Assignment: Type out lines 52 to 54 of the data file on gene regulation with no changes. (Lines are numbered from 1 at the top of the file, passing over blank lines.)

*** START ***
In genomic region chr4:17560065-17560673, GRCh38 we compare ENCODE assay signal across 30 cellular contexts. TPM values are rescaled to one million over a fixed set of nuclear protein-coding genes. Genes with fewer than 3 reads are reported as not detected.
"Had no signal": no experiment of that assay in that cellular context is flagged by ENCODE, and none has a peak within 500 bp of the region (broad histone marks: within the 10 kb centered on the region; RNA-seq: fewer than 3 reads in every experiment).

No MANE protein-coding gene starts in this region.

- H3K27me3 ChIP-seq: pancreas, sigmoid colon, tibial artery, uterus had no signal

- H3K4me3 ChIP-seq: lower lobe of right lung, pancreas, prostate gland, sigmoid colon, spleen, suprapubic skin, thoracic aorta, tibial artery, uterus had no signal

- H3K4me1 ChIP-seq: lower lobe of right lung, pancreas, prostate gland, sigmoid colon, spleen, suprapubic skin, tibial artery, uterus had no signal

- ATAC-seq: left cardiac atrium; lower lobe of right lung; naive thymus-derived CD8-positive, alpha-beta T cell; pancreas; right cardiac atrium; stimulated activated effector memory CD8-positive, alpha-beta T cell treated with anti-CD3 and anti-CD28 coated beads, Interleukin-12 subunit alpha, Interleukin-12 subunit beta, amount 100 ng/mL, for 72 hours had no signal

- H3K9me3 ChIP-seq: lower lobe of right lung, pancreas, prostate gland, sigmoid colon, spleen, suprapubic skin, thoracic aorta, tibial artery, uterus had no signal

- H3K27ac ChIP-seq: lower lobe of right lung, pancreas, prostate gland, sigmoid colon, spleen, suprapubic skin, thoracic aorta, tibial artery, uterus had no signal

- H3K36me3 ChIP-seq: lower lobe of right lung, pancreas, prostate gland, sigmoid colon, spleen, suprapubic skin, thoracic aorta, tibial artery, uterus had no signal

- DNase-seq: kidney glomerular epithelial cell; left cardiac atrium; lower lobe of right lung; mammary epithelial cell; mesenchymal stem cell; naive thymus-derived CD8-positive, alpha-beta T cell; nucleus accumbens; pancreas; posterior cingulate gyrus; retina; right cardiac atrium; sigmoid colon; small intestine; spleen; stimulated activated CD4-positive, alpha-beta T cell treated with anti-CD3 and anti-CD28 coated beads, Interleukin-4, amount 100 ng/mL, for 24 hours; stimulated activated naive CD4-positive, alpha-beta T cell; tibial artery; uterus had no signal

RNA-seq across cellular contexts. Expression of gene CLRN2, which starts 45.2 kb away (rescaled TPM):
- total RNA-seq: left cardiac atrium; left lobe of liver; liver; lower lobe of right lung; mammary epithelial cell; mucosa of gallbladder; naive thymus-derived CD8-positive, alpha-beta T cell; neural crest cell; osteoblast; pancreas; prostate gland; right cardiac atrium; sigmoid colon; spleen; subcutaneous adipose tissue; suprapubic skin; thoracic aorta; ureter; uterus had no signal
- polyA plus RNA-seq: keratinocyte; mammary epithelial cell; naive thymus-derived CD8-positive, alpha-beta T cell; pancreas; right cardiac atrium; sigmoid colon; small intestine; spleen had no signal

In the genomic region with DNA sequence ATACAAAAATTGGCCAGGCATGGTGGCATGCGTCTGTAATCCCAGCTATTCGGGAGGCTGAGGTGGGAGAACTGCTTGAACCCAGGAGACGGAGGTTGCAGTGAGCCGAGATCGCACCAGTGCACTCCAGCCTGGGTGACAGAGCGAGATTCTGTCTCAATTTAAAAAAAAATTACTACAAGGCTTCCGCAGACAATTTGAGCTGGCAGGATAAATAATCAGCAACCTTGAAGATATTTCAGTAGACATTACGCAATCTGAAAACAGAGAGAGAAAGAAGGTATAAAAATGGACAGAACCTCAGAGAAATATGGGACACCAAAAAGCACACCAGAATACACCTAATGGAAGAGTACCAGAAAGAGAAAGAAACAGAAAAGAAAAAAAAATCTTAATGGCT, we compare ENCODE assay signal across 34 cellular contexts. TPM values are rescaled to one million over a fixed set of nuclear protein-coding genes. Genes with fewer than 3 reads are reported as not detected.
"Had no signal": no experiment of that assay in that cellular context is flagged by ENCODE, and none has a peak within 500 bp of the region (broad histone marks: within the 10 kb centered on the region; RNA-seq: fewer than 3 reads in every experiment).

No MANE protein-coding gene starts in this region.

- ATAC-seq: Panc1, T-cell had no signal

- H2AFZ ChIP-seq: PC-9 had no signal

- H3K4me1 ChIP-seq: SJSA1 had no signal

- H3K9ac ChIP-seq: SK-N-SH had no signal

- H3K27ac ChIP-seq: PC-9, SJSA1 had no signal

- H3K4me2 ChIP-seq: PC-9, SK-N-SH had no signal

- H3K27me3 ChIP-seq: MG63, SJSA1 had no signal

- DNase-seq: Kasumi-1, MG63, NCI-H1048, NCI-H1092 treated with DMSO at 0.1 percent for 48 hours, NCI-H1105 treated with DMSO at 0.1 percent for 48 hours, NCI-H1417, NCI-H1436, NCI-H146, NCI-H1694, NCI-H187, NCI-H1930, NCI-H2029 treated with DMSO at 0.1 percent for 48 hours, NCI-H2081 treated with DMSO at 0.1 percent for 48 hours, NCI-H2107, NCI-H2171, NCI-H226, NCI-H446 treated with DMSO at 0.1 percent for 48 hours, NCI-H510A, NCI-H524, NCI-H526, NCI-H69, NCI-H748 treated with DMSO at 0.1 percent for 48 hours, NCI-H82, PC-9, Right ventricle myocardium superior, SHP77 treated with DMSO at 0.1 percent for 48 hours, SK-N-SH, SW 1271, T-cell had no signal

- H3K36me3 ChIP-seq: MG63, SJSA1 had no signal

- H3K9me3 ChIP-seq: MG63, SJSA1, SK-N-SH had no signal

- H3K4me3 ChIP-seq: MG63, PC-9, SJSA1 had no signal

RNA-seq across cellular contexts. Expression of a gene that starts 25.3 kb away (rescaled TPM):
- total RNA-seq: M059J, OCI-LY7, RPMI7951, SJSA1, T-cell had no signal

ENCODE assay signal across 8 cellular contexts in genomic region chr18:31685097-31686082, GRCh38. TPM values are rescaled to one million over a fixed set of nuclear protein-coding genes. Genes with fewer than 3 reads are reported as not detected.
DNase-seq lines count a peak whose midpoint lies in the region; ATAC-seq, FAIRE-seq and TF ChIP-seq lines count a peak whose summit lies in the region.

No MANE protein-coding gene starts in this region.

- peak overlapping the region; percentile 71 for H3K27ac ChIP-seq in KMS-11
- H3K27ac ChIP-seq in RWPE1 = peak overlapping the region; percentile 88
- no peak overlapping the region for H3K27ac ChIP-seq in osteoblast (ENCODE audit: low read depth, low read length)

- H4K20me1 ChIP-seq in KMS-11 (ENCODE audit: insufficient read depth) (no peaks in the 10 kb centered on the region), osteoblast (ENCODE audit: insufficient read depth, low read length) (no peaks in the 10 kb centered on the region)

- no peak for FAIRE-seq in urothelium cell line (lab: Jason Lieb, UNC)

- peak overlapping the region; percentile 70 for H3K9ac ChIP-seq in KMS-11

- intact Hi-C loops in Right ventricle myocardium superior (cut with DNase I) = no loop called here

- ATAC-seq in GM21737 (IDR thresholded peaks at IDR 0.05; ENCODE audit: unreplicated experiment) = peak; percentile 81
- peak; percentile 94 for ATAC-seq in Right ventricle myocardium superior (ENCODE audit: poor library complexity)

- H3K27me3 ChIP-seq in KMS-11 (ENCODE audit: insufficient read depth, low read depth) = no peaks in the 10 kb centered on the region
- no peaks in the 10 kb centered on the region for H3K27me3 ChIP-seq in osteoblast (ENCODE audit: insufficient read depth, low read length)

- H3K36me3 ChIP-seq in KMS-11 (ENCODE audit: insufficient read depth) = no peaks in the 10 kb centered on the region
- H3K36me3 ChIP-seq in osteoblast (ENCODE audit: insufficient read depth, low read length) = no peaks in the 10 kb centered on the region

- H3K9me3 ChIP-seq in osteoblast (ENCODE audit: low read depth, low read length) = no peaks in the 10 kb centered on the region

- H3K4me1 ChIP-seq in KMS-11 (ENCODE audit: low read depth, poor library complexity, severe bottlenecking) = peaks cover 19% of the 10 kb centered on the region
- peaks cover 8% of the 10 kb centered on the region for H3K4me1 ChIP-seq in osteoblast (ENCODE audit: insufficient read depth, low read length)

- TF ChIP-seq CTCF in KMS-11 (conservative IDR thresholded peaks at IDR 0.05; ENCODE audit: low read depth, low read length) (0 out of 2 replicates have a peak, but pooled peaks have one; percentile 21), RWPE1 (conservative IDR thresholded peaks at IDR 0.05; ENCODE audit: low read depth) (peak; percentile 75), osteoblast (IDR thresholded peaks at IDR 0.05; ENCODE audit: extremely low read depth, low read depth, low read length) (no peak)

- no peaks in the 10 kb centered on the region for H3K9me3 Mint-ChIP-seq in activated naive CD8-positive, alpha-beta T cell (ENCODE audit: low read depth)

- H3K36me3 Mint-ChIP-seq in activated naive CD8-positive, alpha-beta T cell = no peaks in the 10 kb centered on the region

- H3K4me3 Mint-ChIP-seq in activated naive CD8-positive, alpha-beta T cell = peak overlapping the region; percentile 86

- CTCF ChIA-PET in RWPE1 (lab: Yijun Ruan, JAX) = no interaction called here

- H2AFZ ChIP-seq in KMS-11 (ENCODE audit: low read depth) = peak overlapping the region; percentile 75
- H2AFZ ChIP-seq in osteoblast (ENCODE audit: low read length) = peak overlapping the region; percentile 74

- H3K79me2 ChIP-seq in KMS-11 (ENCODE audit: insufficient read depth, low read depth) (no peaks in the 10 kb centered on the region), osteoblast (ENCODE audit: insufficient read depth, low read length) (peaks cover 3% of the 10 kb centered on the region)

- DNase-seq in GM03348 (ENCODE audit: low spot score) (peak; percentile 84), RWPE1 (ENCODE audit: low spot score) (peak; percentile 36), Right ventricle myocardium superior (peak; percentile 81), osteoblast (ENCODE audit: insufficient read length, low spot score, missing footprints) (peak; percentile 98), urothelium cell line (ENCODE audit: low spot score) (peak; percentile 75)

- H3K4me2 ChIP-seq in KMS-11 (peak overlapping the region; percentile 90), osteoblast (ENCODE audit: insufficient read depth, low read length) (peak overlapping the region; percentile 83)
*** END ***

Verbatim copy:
- H3K36me3 Mint-ChIP-seq in activated naive CD8-positive, alpha-beta T cell = no peaks in the 10 kb centered on the region

- H3K4me3 Mint-ChIP-seq in activated naive CD8-positive, alpha-beta T cell = peak overlapping the region; percentile 86

- CTCF ChIA-PET in RWPE1 (lab: Yijun Ruan, JAX) = no interaction called here